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Nicomachean Ethics   

to every one- at least to every sensible man; but the terrible things
that are not beyond human strength differ in magnitude and degree, and
so too do the things that inspire confidence. Now the brave man is as
dauntless as man may be. Therefore, while he will fear even the things
that are not beyond human strength, he will face them as he ought and
as the rule directs, for honour's sake; for this is the end of virtue.
But it is possible to fear these more, or less, and again to fear
things that are not terrible as if they were. Of the faults that are
committed one consists in fearing what one should not, another in
fearing as we should not, another in fearing when we should not, and
so on; and so too with respect to the things that inspire confidence.
The man, then, who faces and who fears the right things and from the
right motive, in the right way and from the right time, and who feels
confidence under the corresponding conditions, is brave; for the brave
man feels and acts according to the merits of the case and in whatever
way the rule directs. Now the end of every activity is conformity to
the corresponding state of character. This is true, therefore, of the
brave man as well as of others. But courage is noble. Therefore the
end also is noble; for each thing is defined by its end. Therefore it
is for a noble end that the brave man endures and acts as courage
Of those who go to excess he who exceeds in fearlessness has no name
(we have said previously that many states of character have no names),
but he would be a sort of madman or insensible person if he feared
nothing, neither earthquakes nor the waves, as they say the Celts do
not; while the man who exceeds in confidence about what really is
terrible is rash. The rash man, however, is also thought to be
boastful and only a pretender to courage; at all events, as the brave
man is with regard to what is terrible, so the rash man wishes to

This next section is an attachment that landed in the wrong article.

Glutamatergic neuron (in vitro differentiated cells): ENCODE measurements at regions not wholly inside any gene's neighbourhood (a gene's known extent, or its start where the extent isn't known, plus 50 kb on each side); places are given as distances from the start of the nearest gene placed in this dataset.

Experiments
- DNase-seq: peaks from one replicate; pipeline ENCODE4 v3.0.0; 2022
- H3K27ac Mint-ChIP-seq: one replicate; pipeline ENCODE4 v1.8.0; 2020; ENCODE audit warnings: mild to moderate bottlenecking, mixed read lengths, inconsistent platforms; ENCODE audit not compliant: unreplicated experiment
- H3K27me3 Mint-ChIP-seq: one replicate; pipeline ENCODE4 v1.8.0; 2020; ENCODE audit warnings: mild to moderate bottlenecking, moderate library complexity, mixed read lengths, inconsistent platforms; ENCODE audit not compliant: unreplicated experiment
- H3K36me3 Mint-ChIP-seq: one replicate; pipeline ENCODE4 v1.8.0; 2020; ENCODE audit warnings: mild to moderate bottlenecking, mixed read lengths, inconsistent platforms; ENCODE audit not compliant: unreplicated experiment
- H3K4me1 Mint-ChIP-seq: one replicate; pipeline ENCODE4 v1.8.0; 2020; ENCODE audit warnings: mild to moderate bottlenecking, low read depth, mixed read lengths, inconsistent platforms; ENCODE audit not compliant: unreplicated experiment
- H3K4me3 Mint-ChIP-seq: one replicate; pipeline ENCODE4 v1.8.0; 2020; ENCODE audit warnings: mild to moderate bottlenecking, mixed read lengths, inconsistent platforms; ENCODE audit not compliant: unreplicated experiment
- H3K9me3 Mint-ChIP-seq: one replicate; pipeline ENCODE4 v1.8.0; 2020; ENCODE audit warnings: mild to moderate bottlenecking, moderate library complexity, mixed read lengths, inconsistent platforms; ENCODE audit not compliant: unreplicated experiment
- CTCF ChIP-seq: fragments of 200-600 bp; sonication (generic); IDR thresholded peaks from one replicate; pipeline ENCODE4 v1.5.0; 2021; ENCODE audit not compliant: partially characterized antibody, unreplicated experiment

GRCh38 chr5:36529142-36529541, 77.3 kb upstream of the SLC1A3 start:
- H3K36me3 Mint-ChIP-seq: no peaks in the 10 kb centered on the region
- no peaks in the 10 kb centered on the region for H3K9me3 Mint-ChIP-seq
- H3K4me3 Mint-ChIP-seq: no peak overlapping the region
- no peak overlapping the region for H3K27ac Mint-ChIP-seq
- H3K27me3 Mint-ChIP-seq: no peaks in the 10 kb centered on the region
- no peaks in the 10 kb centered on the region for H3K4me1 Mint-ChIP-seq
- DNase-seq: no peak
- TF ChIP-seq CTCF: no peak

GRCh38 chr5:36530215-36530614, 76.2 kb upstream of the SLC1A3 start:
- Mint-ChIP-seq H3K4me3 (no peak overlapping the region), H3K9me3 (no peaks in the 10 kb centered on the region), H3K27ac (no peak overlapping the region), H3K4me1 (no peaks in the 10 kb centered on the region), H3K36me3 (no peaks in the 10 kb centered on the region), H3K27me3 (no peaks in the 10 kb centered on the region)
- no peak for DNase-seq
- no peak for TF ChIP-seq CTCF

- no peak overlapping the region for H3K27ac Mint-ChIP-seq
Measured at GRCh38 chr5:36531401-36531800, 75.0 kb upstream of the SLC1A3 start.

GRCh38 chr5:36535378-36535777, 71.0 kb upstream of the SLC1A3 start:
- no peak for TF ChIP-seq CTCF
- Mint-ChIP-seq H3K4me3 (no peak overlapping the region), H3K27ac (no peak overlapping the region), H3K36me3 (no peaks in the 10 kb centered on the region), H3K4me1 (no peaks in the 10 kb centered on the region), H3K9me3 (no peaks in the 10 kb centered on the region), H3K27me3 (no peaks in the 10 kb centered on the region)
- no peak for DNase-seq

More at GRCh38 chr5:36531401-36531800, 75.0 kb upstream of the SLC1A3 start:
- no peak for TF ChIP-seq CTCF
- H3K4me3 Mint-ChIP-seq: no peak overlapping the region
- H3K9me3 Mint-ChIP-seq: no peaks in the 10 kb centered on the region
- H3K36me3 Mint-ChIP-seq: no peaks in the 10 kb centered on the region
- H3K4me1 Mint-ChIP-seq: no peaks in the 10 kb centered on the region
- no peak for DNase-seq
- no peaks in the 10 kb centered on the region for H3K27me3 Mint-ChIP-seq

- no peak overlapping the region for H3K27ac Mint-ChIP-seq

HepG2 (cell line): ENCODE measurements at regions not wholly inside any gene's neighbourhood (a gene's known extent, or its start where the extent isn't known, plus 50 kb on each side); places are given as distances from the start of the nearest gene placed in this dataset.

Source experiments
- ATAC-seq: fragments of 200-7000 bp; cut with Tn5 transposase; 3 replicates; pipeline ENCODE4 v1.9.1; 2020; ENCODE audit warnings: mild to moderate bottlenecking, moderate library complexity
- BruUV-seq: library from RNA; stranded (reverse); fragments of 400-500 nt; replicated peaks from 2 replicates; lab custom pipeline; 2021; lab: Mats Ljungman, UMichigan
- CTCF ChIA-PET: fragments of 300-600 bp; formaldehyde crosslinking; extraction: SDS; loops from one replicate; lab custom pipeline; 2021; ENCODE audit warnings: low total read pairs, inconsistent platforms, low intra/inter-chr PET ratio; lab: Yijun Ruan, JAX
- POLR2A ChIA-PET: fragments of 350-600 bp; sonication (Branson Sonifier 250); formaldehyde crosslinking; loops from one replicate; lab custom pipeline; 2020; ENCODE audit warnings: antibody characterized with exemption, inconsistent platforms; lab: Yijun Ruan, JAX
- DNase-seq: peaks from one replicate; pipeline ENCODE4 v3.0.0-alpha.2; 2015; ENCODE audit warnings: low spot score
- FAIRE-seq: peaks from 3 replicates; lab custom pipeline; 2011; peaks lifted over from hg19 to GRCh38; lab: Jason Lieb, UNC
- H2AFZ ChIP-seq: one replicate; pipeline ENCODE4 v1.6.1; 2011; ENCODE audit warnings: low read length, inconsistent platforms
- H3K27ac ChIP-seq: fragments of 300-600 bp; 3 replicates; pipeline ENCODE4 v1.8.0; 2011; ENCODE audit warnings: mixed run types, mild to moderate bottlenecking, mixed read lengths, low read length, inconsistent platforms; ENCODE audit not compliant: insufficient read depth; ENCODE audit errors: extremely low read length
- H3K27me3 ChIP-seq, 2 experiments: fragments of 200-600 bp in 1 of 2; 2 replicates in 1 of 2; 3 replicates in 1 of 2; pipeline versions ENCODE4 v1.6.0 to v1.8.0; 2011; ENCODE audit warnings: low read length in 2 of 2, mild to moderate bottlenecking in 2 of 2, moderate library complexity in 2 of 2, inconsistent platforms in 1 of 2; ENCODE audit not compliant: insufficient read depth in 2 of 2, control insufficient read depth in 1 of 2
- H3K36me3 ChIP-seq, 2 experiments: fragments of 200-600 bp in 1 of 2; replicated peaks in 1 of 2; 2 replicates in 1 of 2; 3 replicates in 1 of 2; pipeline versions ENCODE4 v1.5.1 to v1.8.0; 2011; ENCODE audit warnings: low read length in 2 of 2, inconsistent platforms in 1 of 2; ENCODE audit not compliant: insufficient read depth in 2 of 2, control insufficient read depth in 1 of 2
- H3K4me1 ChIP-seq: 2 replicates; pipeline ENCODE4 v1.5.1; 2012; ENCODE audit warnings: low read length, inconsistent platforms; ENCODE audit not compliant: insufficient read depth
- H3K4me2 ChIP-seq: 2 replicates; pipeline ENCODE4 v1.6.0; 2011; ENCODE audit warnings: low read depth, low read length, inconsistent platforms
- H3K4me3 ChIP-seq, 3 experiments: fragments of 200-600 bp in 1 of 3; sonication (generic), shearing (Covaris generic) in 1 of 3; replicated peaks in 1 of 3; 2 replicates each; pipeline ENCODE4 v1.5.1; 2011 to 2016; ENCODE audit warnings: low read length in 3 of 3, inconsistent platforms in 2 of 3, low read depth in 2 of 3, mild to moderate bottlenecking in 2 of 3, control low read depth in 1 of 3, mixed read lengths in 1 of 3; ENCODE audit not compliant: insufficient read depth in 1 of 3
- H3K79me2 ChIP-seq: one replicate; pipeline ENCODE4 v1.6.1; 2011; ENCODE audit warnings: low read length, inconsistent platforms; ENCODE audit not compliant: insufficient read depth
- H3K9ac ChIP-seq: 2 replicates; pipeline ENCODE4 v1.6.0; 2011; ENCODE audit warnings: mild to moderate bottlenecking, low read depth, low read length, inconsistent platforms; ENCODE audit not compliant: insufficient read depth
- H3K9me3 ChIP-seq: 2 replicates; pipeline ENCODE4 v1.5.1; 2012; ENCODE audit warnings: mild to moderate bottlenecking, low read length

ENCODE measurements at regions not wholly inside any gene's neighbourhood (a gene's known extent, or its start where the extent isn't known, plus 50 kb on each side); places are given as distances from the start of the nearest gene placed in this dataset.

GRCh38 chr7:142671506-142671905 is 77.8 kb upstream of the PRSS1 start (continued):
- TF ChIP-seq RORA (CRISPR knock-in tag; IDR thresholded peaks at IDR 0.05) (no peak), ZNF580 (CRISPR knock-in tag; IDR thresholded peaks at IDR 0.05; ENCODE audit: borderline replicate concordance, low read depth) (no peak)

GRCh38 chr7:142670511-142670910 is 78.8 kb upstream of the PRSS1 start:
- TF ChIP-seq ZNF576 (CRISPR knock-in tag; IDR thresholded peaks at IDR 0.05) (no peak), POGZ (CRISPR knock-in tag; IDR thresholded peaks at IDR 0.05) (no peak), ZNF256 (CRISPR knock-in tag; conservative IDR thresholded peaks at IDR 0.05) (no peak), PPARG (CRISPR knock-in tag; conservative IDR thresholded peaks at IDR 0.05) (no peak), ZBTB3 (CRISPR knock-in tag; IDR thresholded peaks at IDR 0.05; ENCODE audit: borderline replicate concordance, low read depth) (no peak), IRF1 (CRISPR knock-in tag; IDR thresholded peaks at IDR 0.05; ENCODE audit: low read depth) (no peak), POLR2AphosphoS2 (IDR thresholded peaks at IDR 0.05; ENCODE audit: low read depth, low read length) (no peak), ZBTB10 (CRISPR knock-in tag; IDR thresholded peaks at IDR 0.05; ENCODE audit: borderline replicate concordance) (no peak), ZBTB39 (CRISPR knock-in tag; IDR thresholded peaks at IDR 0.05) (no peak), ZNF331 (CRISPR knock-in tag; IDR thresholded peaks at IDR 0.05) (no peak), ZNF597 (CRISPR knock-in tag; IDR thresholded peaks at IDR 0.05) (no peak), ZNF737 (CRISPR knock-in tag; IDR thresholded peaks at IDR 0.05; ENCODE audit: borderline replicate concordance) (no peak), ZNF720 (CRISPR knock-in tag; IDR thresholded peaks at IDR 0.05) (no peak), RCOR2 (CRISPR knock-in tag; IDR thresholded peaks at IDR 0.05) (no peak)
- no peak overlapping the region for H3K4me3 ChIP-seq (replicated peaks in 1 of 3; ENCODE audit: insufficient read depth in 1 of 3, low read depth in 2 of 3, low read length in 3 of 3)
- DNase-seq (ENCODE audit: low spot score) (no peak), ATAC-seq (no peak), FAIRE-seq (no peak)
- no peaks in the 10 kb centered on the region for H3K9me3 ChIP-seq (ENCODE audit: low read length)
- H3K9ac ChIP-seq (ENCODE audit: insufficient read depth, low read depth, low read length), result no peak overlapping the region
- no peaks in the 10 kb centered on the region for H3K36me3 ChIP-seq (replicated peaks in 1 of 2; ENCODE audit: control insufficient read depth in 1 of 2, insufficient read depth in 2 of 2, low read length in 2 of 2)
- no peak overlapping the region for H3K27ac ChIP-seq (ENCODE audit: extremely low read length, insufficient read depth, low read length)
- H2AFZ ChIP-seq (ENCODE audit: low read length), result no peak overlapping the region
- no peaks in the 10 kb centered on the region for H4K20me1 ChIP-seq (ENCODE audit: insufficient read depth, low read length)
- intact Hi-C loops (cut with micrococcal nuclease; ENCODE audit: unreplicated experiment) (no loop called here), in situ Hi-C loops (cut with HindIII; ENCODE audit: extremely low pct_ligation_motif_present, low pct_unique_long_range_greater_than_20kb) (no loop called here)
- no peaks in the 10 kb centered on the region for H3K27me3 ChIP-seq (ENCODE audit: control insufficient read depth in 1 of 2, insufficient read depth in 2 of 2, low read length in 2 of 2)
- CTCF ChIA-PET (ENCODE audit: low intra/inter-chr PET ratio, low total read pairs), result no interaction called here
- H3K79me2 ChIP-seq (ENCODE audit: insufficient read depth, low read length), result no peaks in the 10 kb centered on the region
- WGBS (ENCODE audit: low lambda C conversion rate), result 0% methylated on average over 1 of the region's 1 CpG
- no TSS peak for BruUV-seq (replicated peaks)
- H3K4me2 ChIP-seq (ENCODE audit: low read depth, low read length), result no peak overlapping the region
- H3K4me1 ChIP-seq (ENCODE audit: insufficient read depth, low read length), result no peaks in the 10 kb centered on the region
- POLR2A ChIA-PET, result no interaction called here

appear; and so he imitates him in situations where he can. Hence also
most of them are a mixture of rashness and cowardice; for, while in
these situations they display confidence, they do not hold their
ground against what is really terrible. The man who exceeds in fear is
a coward; for he fears both what he ought not and as he ought not, and
all the similar characterizations attach to him. He is lacking also in
confidence; but he is more conspicuous for his excess of fear in
painful situations. The coward, then, is a despairing sort of person;
for he fears everything. The brave man, on the other hand, has the
opposite disposition; for confidence is the mark of a hopeful
disposition. The coward, the rash man, and the brave man, then, are
concerned with the same objects but are differently disposed towards
them; for the first two exceed and fall short, while the third holds
the middle, which is the right, position; and rash men are
precipitate, and wish for dangers beforehand but draw back when they
are in them, while brave men are keen in the moment of action, but
quiet beforehand.
As we have said, then, courage is a mean with respect to things that
inspire confidence or fear, in the circumstances that have been
stated; and it chooses or endures things because it is noble to do so,
or because it is base not to do so. But to die to escape from poverty
or love or anything painful is not the mark of a brave man, but rather
of a coward; for it is softness to fly from what is troublesome, and
such a man endures death not because it is noble but to fly from evil.
Courage, then, is something of this sort, but the name is also applied
to five other kinds.
First comes the courage of the citizen-soldier; for this is most like
true courage. Citizen-soldiers seem to face dangers because of the
penalties imposed by the laws and the reproaches they would otherwise
incur, and because of the honours they win by such action; and
therefore those peoples seem to be bravest among whom cowards are held
in dishonour and brave men in honour. This is the kind of courage that
Homer depicts, e.g. in Diomede and in Hector:
First will Polydamas be to heap reproach on me then; and

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